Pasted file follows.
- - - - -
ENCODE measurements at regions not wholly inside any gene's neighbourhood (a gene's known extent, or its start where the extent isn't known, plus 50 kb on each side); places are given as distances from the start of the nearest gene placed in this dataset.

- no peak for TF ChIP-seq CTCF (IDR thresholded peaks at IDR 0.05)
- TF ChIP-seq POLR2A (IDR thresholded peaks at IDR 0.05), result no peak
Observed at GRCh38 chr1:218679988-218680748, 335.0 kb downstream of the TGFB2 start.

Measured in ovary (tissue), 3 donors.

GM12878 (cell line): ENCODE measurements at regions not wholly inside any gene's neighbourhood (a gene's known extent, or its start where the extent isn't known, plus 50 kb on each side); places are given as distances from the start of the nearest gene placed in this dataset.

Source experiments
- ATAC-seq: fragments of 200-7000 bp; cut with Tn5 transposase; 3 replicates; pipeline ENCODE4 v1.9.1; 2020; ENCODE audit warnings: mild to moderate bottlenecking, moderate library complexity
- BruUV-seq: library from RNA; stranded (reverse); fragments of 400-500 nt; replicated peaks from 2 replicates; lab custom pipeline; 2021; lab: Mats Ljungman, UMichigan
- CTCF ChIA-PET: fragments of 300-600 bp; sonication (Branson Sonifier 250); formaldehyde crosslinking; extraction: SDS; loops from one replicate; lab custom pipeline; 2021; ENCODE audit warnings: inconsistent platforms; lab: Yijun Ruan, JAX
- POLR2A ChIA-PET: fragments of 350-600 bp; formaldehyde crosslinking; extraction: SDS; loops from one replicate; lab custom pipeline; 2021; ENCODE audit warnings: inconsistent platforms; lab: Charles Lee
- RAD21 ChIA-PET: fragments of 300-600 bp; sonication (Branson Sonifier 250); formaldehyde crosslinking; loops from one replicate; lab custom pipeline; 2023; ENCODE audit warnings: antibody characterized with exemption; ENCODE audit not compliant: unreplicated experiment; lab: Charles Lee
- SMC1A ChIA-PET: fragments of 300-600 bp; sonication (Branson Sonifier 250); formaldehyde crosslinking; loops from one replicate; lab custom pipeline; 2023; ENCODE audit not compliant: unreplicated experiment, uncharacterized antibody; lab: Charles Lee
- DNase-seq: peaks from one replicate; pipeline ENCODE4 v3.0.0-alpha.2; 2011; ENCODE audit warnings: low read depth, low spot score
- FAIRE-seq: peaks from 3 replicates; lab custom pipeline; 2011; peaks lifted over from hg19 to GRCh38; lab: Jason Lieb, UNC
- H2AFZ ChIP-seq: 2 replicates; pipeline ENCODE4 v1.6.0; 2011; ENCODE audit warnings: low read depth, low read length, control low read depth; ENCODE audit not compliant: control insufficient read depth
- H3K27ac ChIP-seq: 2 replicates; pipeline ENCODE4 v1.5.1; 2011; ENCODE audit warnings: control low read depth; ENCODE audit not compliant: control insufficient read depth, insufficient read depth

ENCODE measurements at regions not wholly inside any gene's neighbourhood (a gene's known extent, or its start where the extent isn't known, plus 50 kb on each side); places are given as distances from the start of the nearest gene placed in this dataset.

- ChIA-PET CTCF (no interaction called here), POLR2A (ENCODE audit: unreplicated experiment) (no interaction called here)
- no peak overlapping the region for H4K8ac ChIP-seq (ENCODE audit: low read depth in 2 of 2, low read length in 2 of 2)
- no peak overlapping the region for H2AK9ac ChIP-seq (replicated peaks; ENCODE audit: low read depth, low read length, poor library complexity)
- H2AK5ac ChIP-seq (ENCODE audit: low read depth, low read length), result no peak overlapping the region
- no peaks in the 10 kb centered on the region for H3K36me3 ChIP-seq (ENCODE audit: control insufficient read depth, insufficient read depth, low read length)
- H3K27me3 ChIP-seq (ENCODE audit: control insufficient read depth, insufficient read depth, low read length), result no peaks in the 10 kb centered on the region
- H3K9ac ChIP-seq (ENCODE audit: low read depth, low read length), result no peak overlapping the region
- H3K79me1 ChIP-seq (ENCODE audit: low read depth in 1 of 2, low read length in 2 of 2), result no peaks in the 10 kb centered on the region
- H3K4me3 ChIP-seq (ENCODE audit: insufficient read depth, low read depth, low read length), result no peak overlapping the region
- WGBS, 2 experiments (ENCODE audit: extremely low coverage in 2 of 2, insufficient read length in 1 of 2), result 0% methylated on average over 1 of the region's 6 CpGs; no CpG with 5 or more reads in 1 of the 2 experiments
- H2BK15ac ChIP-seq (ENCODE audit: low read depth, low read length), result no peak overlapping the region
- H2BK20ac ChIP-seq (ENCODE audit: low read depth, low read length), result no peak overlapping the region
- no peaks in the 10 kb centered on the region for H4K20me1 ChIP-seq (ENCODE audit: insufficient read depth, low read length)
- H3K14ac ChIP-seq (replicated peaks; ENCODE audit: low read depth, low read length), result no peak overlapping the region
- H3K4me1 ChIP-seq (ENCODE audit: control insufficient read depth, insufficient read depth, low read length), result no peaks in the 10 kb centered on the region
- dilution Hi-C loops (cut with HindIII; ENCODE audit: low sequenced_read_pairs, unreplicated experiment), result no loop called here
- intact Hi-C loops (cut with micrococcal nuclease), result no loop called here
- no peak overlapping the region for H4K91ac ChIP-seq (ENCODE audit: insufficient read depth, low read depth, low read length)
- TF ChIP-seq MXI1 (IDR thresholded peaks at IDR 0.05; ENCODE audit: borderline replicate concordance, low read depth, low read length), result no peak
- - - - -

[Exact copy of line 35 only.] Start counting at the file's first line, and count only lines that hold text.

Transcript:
- intact Hi-C loops (cut with micrococcal nuclease), result no loop called here